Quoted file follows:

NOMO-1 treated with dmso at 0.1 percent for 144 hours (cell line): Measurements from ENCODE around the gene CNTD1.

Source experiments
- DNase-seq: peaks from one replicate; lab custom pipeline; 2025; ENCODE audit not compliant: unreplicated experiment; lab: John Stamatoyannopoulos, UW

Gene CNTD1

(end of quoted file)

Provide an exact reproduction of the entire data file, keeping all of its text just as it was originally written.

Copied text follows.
NOMO-1 treated with dmso at 0.1 percent for 144 hours (cell line): Measurements from ENCODE around the gene CNTD1.

Source experiments
- DNase-seq: peaks from one replicate; lab custom pipeline; 2025; ENCODE audit not compliant: unreplicated experiment; lab: John Stamatoyannopoulos, UW

Gene CNTD1